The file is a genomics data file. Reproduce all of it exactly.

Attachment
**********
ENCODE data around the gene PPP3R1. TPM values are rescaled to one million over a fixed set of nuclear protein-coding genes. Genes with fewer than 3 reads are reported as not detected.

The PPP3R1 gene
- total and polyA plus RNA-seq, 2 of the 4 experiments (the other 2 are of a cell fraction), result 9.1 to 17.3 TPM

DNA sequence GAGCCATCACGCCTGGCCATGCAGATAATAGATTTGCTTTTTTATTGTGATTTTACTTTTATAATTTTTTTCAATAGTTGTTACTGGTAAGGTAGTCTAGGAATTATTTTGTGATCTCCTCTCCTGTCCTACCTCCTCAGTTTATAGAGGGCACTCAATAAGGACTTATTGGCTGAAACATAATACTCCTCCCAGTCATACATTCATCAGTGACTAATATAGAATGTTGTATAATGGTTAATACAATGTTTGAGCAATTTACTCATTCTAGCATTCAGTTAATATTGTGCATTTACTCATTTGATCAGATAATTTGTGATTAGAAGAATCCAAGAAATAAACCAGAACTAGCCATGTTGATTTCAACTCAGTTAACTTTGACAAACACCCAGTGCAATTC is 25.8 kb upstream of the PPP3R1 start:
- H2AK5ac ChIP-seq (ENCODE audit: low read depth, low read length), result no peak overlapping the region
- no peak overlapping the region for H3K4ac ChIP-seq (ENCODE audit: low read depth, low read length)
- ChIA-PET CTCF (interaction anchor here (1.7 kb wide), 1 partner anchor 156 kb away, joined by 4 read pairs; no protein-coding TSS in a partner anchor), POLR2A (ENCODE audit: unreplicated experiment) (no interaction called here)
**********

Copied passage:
ENCODE data around the gene PPP3R1. TPM values are rescaled to one million over a fixed set of nuclear protein-coding genes. Genes with fewer than 3 reads are reported as not detected.

The PPP3R1 gene
- total and polyA plus RNA-seq, 2 of the 4 experiments (the other 2 are of a cell fraction), result 9.1 to 17.3 TPM

DNA sequence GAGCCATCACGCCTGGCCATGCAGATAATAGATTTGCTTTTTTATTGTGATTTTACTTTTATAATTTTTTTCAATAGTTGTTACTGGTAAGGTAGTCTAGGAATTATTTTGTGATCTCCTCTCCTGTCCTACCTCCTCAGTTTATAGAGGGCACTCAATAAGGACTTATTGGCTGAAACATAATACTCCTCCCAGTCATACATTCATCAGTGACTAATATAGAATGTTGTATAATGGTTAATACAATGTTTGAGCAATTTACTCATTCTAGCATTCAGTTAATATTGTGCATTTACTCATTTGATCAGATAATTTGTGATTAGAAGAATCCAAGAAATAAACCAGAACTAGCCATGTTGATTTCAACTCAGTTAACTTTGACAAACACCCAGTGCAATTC is 25.8 kb upstream of the PPP3R1 start:
- H2AK5ac ChIP-seq (ENCODE audit: low read depth, low read length), result no peak overlapping the region
- no peak overlapping the region for H3K4ac ChIP-seq (ENCODE audit: low read depth, low read length)
- ChIA-PET CTCF (interaction anchor here (1.7 kb wide), 1 partner anchor 156 kb away, joined by 4 read pairs; no protein-coding TSS in a partner anchor), POLR2A (ENCODE audit: unreplicated experiment) (no interaction called here)